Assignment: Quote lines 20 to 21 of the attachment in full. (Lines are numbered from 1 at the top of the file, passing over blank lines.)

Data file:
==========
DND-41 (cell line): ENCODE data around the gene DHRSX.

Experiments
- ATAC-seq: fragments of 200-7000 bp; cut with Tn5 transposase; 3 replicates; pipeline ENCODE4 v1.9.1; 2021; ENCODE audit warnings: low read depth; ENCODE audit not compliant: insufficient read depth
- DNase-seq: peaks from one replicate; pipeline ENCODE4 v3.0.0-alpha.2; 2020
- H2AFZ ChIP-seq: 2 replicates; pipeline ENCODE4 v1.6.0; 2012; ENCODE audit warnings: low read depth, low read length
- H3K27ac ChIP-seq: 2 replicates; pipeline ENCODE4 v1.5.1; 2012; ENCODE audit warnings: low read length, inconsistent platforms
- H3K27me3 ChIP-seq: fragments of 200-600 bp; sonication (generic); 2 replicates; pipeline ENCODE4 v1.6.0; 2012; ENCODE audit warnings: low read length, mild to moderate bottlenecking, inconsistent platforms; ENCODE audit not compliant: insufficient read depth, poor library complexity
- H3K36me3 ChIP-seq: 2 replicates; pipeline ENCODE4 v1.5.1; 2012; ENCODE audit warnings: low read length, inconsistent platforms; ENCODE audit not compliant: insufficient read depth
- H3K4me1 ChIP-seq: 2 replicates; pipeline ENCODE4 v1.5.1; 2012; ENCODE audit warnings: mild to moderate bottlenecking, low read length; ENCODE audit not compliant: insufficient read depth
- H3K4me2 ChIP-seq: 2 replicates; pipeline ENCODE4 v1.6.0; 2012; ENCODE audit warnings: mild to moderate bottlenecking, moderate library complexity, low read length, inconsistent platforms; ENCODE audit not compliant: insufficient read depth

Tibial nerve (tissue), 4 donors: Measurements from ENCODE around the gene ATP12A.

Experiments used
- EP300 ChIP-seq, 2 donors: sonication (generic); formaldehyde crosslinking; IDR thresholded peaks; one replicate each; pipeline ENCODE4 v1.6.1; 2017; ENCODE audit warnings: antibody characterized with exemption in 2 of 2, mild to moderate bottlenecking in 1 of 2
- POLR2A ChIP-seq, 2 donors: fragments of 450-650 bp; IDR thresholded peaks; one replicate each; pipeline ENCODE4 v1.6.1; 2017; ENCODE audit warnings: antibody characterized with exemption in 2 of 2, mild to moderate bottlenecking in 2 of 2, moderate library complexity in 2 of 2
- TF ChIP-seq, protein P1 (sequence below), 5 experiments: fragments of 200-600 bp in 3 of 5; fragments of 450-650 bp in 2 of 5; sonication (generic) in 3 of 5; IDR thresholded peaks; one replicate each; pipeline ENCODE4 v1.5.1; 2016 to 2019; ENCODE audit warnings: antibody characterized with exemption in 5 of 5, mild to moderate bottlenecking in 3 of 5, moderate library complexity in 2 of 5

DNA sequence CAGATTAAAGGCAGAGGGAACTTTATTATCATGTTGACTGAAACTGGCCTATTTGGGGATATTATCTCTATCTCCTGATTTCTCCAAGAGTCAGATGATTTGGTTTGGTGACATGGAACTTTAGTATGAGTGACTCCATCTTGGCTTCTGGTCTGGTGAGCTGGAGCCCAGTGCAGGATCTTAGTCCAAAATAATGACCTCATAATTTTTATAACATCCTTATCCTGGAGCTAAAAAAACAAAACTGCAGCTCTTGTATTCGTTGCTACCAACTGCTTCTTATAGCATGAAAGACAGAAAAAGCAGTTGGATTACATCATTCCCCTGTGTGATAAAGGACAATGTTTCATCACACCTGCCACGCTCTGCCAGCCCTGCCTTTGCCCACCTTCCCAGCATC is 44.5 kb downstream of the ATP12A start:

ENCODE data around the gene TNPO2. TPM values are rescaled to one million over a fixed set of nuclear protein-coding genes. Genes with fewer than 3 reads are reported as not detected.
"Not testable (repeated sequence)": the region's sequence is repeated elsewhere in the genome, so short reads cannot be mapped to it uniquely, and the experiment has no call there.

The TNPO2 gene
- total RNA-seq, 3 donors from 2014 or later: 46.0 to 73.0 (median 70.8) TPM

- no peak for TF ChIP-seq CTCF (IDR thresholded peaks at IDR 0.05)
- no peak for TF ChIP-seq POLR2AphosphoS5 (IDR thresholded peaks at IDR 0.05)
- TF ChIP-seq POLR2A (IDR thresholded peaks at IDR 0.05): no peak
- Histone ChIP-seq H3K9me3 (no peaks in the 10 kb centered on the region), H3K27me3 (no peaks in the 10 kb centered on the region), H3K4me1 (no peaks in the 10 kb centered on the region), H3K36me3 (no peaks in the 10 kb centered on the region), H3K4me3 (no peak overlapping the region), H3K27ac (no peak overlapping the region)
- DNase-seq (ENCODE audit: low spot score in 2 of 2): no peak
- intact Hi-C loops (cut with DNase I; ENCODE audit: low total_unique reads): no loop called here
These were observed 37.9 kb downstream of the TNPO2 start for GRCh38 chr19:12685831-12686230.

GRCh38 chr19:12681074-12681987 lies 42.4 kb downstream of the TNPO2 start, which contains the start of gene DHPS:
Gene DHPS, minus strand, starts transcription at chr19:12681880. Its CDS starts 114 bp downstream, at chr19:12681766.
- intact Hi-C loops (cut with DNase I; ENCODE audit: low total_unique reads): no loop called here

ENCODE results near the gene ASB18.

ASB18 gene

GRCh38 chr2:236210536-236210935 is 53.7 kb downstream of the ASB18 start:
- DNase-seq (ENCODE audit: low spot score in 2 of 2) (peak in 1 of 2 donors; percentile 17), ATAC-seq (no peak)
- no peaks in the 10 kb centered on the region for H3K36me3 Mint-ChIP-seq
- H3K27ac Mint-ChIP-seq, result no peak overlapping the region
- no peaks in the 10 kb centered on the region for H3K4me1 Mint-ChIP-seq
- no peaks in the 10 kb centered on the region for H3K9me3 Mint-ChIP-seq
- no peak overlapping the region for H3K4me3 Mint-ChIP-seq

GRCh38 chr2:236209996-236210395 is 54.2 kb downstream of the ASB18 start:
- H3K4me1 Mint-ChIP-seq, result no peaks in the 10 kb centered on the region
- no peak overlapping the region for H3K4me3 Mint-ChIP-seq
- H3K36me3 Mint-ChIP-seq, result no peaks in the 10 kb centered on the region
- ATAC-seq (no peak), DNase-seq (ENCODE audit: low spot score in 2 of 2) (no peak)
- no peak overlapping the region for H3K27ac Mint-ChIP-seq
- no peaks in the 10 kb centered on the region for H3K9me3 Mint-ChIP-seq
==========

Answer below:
- total RNA-seq, 3 donors from 2014 or later: 46.0 to 73.0 (median 70.8) TPM

- no peak for TF ChIP-seq CTCF (IDR thresholded peaks at IDR 0.05)